Kate Christensen's favorite food scenes in fiction
Kate Christensen's new novel, The Last Cruise, is set on a 1950s luxury liner. Below, the author of How to Cook a Moose and the novels The Great Man and The Epicure's Lament names her favorite food scenes in fiction — and where to find them.
The House of Mirth by Edith Wharton (Dover, $5).
Lily Bart meets Lawrence Selden in Grand Central Station and goes to his apartment — "I can give you a cup of tea in no time — and you won't meet any bores." There's no real food — just cake and cigarettes. Lily never seems to eat. Somehow, for me, this most elemental self-denial lies at the heart of her tragic downfall.
Ulysses by James Joyce (Dover, $16).
The grilled mutton-kidney breakfast has stayed with me ever since my first read (okay, not the whole thing): that sizzling, urine-scented tang of the frying organ and the deep pleasure Leopold took in it, pouring pan gravy over it, sopping bread in the browned-butter gravy, interspersing forkfuls of meat with mouthfuls of hot tea.
Waiting for the Barbarians by J.M. Coetzee (Penguin, $17).
The Magistrate, made starving and homeless, begs maids for their scraps and watches a cook at work, breathing in "all the good smells, marjoram and yeast and crisp chopped onions and smoky mutton-fat." Yearning — humble and palpable and terrible — has rarely been expressed so sharply through food.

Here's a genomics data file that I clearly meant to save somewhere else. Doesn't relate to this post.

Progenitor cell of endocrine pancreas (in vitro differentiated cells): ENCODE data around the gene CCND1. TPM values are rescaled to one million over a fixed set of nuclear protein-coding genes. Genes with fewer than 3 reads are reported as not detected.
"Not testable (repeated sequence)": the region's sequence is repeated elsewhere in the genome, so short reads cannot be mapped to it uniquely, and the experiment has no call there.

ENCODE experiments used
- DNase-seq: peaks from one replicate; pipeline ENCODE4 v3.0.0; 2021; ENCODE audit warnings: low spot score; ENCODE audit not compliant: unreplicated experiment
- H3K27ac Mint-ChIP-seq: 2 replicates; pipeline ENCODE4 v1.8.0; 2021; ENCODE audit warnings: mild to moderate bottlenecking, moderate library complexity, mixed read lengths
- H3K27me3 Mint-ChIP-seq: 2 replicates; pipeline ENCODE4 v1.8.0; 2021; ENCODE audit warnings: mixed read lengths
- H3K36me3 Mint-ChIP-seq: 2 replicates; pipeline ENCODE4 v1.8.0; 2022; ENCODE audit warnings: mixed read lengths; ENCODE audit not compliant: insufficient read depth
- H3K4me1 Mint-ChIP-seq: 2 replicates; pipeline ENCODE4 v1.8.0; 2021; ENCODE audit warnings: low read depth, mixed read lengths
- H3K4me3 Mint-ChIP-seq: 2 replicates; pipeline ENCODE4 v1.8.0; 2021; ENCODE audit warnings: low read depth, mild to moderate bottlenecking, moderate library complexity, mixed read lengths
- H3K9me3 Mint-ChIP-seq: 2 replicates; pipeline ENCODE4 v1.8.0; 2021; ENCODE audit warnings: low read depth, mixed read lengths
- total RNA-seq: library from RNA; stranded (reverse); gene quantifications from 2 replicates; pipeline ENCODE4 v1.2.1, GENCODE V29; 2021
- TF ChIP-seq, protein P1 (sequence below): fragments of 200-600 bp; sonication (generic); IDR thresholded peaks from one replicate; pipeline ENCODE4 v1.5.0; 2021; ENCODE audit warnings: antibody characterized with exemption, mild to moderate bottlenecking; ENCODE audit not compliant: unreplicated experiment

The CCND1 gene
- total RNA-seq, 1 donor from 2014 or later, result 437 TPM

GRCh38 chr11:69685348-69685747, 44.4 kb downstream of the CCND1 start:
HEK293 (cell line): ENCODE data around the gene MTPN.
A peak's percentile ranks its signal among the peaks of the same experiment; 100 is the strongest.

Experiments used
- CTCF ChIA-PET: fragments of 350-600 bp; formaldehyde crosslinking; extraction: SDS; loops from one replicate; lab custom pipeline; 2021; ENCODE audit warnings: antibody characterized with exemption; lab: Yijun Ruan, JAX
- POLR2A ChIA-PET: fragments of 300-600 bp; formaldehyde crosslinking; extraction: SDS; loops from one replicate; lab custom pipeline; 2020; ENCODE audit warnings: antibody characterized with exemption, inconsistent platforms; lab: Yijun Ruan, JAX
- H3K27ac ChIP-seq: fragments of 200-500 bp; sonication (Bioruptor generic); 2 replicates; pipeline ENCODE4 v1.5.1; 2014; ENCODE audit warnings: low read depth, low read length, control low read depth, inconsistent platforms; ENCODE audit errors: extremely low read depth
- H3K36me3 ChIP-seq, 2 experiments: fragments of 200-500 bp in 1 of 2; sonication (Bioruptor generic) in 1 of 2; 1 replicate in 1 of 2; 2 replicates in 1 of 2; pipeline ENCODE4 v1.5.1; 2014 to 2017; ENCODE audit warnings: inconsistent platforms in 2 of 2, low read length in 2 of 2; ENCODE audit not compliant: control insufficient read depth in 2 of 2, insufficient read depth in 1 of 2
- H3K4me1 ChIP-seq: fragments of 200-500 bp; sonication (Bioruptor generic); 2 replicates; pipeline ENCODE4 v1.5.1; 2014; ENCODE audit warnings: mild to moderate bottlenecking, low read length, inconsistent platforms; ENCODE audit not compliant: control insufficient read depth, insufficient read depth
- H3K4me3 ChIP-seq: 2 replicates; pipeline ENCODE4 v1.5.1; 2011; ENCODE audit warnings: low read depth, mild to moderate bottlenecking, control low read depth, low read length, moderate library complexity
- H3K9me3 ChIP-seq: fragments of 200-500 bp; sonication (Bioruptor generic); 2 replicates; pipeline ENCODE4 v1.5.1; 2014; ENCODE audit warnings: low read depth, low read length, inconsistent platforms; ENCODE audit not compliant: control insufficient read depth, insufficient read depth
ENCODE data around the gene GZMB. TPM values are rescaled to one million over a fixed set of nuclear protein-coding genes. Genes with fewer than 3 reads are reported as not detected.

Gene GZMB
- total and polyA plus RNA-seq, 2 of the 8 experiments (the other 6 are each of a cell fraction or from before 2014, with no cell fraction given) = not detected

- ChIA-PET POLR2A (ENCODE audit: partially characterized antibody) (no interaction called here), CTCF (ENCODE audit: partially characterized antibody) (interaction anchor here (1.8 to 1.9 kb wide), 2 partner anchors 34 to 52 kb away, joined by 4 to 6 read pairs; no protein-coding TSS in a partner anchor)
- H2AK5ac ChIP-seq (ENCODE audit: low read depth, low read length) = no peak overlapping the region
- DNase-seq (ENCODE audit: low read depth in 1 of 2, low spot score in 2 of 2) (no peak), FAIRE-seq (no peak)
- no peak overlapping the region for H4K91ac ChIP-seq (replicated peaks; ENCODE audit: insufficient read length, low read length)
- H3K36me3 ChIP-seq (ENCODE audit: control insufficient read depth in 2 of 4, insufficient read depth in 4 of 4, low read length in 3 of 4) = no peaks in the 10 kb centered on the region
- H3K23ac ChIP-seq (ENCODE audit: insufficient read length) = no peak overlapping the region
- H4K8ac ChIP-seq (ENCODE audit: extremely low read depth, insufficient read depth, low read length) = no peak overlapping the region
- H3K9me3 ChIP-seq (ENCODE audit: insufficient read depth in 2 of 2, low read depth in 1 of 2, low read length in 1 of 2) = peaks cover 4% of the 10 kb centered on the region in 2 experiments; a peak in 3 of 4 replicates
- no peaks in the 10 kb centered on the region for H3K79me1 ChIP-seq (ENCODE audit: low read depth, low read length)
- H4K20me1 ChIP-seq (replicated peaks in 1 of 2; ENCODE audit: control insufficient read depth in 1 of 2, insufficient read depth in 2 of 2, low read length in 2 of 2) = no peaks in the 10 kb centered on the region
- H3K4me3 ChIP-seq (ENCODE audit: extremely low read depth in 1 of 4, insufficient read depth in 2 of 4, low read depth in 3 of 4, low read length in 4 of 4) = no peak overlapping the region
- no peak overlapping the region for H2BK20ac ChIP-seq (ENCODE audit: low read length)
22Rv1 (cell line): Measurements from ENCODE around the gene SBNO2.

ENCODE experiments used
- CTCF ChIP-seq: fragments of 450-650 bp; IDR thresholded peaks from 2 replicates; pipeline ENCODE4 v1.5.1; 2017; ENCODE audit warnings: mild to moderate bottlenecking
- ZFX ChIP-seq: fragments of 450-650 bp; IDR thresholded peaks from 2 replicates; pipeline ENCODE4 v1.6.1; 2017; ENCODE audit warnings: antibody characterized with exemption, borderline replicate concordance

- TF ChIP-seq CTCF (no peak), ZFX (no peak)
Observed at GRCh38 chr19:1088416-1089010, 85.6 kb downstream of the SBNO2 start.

The Great Gatsby by F. Scott Fitzgerald (Scribner, $17).
A plate of cold fried chicken and two bottles of ale sit on a table between Tom and Daisy Buchanan. In a novel filled with sumptuous parties, this fraught late scene stands out for its stark emotional nakedness. The untouched chicken and ale say everything somehow.
A Passage to India by E.M. Forster (Mariner, $14).
The disastrous picnic at the Marabar Caves, the elaborate spread Dr. Aziz has gone into debt to provide for his English friends — poignant, proud, kind Dr. Aziz, who will get accused of rape for his pains. "Whiskey-soda" for the gentlemen, rounds of tea and poached eggs for the ladies, because he's been told that the English never stop eating.
Moby-Dick by Herman Melville (Bantam, $6).
Everyone loves the Try Pots Inn scene. I jones for a bowlful of the clam chowder every time I read the description: "Small juicy clams, scarcely bigger than hazelnuts, mixed with pounded ship biscuit, and salted pork cut up into little flakes; the whole enriched with butter, and plentifully seasoned with pepper and salt."